What does 15th century art and 21st century X-rays have in common? Find out here!
Tiny machines fixing disease inside the body may not be science fiction for much longer! Let’s learn about making and controlling nanomotors that could one day deliver drugs from within!
The development of clean, efficient, and renewable forms of energy is a critical scientific challenge. Plants have already figured out how to do this via photosynthesis. Can we develop a process that mimics this?
Wristbands may make you think about fashion. But now, it could link to your health! Let’s see how it can depict your chemical safety in daily life!
By tailoring mild synthetic chemistry methods to be compatible with living systems, these researchers have made artificial biochemical reactions a reality.
The functional repertoire of lipids grows to more impressive heights as scientists continue to unravel the substantial functions of these biomacromolecules in cell biology.
For complexity to emerge in multi-cellular organisms, extensive intercelluar communication must occur.
Coffee has more to offer your brain than just yawn-free days! Transform your everyday experience with coffee and its stains to an understanding of the interesting phenomenon of coffee ring effect. Explore its implications and challenges in materials industry and learn about a simple approach to get rid of it.
There are lots of ways to use sunlight to achieve sustainable energy goals. Photocatalysts, which can use sunlight to power useful chemical reactions, are of great interest for the production of solar fuels like hydrogen. Read more about how we can use novel nanomaterials as photocatalysts in this Chembite!
In today’s Chembite we appreciate and explore some remarkable mechanistic aspects of the hydrogenation of CO at a nickel surface. The paper covered gives the first account of catalytic methanol and formaldehyde production from CO by Ni. But to explain why we need to go deeper than the surface…
Title: Materials Synthesis Insights from Scientific Literature via Text Extraction and Machine Learning Authors: Edward Kim, Kevin Huang, Adam Saunders, Andrew McCallum, Gerbrand Ceder, and Elsa Olivetti Year: 2017 Journal: Chemistry of Materials The sheer volume of publications makes scientific literature a vast sea of information…
This work shows that bicarbonate (HCO3-) is neither a general acid nor a reaction partner in the rate-limiting step of electrochemical CO2 reduction catalysis mediated by planar polycrystalline Au surfaces. Kinetic modeling studies and electrochemical experiments suggest that it acts as a proton donor in steps past the rate-limiting one and a buffer in the solution.
Researchers have developed a library-based approach to create DNA-templated carbon dot structures for biological imaging applications.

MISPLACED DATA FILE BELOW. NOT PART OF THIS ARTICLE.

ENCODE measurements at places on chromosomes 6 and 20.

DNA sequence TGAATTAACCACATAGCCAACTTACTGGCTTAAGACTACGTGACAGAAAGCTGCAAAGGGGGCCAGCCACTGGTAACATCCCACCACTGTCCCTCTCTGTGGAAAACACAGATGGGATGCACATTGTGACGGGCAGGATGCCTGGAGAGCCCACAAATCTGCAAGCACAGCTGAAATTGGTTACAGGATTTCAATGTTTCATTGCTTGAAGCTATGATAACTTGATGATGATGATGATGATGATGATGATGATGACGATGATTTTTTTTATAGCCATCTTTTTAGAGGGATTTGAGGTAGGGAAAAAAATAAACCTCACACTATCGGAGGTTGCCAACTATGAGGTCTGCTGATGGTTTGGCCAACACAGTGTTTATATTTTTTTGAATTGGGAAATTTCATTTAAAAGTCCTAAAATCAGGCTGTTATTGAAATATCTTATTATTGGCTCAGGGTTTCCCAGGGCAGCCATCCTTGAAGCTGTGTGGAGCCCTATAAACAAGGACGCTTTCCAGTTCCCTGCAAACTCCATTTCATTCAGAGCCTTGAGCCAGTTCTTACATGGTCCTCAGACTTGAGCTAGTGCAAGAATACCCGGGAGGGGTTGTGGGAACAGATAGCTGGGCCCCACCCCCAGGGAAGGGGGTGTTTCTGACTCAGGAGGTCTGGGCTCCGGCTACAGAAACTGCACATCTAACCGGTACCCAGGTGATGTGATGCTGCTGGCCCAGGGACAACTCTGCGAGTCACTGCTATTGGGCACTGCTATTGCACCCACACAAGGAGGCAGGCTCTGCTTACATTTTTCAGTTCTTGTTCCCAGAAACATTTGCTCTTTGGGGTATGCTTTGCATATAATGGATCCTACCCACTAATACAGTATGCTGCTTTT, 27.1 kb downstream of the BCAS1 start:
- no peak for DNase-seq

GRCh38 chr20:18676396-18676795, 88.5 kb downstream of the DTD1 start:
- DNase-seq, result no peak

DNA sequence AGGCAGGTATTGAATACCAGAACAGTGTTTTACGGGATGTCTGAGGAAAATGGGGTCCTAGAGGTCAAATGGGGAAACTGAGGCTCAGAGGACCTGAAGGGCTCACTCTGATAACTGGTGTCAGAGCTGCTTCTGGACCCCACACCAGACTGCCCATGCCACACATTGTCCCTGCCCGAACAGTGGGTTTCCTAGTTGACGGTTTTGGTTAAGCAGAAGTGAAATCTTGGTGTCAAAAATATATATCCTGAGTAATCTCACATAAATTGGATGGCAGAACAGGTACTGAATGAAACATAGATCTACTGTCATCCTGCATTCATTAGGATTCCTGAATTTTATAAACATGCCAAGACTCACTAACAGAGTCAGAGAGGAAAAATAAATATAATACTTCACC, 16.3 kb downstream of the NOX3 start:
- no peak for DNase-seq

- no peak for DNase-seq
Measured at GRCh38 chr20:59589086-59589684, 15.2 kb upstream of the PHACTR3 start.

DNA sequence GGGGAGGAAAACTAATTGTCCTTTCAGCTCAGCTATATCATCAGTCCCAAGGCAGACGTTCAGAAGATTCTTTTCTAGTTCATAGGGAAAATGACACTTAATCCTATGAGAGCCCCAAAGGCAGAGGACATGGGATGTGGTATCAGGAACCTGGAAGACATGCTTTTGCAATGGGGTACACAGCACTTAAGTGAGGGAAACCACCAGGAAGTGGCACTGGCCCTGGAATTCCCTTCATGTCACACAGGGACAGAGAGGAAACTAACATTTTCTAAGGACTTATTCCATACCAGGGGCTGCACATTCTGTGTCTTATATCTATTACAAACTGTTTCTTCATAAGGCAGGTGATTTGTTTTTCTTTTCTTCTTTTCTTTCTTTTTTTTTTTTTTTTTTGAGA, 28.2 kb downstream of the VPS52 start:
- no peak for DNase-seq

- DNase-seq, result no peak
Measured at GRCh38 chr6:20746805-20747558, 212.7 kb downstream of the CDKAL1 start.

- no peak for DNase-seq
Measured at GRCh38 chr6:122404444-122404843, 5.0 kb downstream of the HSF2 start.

How is chemistry explaining the origin of life?
The authors of this paper, look into the formation of DNA building block (2-deoxy-D-ribose) from molecules that were present on Earth at its early stages.
Chemists are finding new ways to create fuels from species that are otherwise harmful to our environment! This article looks into how we study these processes and what can be learned about the details of the chemistry.
Title: Electrocatalytic Radical Dichlorination of Alkenes with Nucleophilic Chlorine Sources Authors: Niankai Fu, Gregory S. Sauer, and Song Lin Journal: Journal of the American Chemical Society http://pubs.acs.org/doi/10.1021/jacs.7b09388 Year: 2017 The unsaturated bond of an alkene is one of the most exploited functionalities inside the organic chemist’s…
One of the most important types of chemicals in agriculture is fertilizer. This paper shows a new way to cleanly make fertilizer from a very common mineral!
Wouldn’t it be great if we could create any material we want, and that material would behave exactly as we would like it to? Here’s how chemists are trying to do that!
What comes to your mind when you think of barcodes and plastics? This post will enlighten you on a new kind of barcode, molecular barcode, encrypted within the plastic itself!
How can DNA be used to enhance applications in nanotechnology? The authors here create never-before-seen optical systems by combining DNA origami with plasmonic nanoparticles.
Dihydrogen stores a lot of energy. How can we control the release of energy so we can use dihydrogen as a fuel of the future? A little frustration can help.
Methane is a molecule in our atmosphere that is contributing to climate change. This research looks at Arctic methane emissions through the use of a model and measurements to allow for a more complete understanding of the global distribution.
Ever wondered how and why the world of ‘nanomaterials’ is fueling the ‘big’ technological advances! Let us travel past the layers of sophisticated ingenious performance of nanomaterials and learn the fundamental reason behind their properties.
Researchers have developed a novel technique to perform mass spectrometry “imaging” of 3D objects. This method is used to identify novel natural products on whole ants when exposed to a pathogen.
Light-emitting diodes (LEDs) already bring cheap and versatile lighting to people across the world, but the latest technological advances are even more promising, embedding nanocrystals in a perovskite matrix for better LEDs.